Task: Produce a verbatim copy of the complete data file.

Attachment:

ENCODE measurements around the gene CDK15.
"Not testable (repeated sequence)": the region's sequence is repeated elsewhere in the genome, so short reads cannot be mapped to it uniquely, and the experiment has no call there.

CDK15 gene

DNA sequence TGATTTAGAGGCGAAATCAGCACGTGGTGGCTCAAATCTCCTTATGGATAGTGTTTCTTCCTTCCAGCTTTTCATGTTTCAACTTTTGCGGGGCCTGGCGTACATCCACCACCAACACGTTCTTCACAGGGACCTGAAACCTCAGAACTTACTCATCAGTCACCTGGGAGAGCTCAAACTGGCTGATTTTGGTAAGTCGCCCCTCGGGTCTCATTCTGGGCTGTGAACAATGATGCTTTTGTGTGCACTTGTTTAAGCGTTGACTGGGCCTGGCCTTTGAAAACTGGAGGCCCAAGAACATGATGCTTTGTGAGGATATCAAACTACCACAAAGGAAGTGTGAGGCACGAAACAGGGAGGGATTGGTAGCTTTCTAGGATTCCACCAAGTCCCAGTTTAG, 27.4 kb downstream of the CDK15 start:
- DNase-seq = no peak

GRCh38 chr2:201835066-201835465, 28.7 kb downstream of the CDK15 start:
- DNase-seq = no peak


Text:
ENCODE measurements around the gene CDK15.
"Not testable (repeated sequence)": the region's sequence is repeated elsewhere in the genome, so short reads cannot be mapped to it uniquely, and the experiment has no call there.

CDK15 gene

DNA sequence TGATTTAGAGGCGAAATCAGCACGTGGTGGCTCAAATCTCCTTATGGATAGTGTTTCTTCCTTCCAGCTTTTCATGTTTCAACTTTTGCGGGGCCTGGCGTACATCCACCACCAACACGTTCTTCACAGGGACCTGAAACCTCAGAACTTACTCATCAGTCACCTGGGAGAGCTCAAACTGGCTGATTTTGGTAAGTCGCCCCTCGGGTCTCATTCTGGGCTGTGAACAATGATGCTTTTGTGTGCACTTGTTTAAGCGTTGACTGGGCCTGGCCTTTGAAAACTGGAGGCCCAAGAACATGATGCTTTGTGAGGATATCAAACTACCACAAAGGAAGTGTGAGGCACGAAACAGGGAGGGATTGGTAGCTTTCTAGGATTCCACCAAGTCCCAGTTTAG, 27.4 kb downstream of the CDK15 start:
- DNase-seq = no peak

GRCh38 chr2:201835066-201835465, 28.7 kb downstream of the CDK15 start:
- DNase-seq = no peak